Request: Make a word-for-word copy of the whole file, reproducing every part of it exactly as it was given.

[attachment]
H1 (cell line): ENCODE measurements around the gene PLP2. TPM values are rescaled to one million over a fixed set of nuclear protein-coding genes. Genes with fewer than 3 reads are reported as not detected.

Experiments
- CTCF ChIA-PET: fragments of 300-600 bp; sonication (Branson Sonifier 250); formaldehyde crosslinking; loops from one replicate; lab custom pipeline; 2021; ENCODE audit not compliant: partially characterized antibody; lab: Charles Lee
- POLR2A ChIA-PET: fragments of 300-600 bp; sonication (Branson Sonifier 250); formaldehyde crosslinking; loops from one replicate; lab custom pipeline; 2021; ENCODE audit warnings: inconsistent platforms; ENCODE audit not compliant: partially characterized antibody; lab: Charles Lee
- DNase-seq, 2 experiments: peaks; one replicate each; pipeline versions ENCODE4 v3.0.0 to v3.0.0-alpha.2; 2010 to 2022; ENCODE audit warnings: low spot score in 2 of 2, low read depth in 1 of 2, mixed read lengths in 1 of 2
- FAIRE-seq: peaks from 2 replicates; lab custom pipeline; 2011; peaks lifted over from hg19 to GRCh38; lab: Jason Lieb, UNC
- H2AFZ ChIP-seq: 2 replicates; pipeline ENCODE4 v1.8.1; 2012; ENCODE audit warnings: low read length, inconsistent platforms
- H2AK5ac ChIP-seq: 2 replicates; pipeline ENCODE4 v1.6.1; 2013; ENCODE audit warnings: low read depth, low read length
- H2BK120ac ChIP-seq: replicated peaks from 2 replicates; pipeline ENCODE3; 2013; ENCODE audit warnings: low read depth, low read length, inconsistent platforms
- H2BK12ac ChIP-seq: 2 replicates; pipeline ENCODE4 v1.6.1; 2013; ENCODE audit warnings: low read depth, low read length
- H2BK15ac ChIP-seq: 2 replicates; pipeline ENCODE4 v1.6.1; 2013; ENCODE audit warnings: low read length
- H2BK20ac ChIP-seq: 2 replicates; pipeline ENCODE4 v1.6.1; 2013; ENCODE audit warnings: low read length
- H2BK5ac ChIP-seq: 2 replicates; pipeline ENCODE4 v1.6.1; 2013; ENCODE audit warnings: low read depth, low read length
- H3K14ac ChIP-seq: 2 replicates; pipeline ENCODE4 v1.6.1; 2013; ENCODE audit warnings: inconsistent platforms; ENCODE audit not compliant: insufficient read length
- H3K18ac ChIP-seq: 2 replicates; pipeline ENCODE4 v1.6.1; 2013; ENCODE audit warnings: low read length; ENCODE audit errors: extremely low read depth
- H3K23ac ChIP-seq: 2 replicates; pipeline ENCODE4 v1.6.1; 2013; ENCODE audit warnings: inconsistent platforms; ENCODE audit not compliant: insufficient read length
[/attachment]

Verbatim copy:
H1 (cell line): ENCODE measurements around the gene PLP2. TPM values are rescaled to one million over a fixed set of nuclear protein-coding genes. Genes with fewer than 3 reads are reported as not detected.

Experiments
- CTCF ChIA-PET: fragments of 300-600 bp; sonication (Branson Sonifier 250); formaldehyde crosslinking; loops from one replicate; lab custom pipeline; 2021; ENCODE audit not compliant: partially characterized antibody; lab: Charles Lee
- POLR2A ChIA-PET: fragments of 300-600 bp; sonication (Branson Sonifier 250); formaldehyde crosslinking; loops from one replicate; lab custom pipeline; 2021; ENCODE audit warnings: inconsistent platforms; ENCODE audit not compliant: partially characterized antibody; lab: Charles Lee
- DNase-seq, 2 experiments: peaks; one replicate each; pipeline versions ENCODE4 v3.0.0 to v3.0.0-alpha.2; 2010 to 2022; ENCODE audit warnings: low spot score in 2 of 2, low read depth in 1 of 2, mixed read lengths in 1 of 2
- FAIRE-seq: peaks from 2 replicates; lab custom pipeline; 2011; peaks lifted over from hg19 to GRCh38; lab: Jason Lieb, UNC
- H2AFZ ChIP-seq: 2 replicates; pipeline ENCODE4 v1.8.1; 2012; ENCODE audit warnings: low read length, inconsistent platforms
- H2AK5ac ChIP-seq: 2 replicates; pipeline ENCODE4 v1.6.1; 2013; ENCODE audit warnings: low read depth, low read length
- H2BK120ac ChIP-seq: replicated peaks from 2 replicates; pipeline ENCODE3; 2013; ENCODE audit warnings: low read depth, low read length, inconsistent platforms
- H2BK12ac ChIP-seq: 2 replicates; pipeline ENCODE4 v1.6.1; 2013; ENCODE audit warnings: low read depth, low read length
- H2BK15ac ChIP-seq: 2 replicates; pipeline ENCODE4 v1.6.1; 2013; ENCODE audit warnings: low read length
- H2BK20ac ChIP-seq: 2 replicates; pipeline ENCODE4 v1.6.1; 2013; ENCODE audit warnings: low read length
- H2BK5ac ChIP-seq: 2 replicates; pipeline ENCODE4 v1.6.1; 2013; ENCODE audit warnings: low read depth, low read length
- H3K14ac ChIP-seq: 2 replicates; pipeline ENCODE4 v1.6.1; 2013; ENCODE audit warnings: inconsistent platforms; ENCODE audit not compliant: insufficient read length
- H3K18ac ChIP-seq: 2 replicates; pipeline ENCODE4 v1.6.1; 2013; ENCODE audit warnings: low read length; ENCODE audit errors: extremely low read depth
- H3K23ac ChIP-seq: 2 replicates; pipeline ENCODE4 v1.6.1; 2013; ENCODE audit warnings: inconsistent platforms; ENCODE audit not compliant: insufficient read length